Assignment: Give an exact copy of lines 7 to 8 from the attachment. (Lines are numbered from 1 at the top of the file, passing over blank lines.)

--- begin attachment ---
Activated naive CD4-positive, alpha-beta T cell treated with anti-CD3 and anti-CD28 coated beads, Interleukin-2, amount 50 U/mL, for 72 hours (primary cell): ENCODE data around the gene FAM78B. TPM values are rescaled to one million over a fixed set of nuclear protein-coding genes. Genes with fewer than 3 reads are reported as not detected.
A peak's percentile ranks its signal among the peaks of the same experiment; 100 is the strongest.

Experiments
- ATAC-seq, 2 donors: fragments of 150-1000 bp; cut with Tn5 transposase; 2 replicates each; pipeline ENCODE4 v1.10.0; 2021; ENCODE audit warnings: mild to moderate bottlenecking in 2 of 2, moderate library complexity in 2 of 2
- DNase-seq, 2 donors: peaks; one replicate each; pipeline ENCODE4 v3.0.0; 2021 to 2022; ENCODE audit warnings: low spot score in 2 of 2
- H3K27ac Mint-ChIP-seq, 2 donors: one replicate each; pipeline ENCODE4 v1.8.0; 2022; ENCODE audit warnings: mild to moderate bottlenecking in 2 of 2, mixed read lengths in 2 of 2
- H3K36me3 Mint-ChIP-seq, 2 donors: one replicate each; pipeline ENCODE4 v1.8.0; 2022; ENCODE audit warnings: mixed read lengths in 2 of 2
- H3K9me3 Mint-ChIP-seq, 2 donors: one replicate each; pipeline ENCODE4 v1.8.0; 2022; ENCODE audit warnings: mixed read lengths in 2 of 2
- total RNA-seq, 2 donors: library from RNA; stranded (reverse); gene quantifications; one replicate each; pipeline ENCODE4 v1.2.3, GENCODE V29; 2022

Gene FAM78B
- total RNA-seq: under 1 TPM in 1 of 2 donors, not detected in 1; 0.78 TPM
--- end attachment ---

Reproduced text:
- H3K36me3 Mint-ChIP-seq, 2 donors: one replicate each; pipeline ENCODE4 v1.8.0; 2022; ENCODE audit warnings: mixed read lengths in 2 of 2
- H3K9me3 Mint-ChIP-seq, 2 donors: one replicate each; pipeline ENCODE4 v1.8.0; 2022; ENCODE audit warnings: mixed read lengths in 2 of 2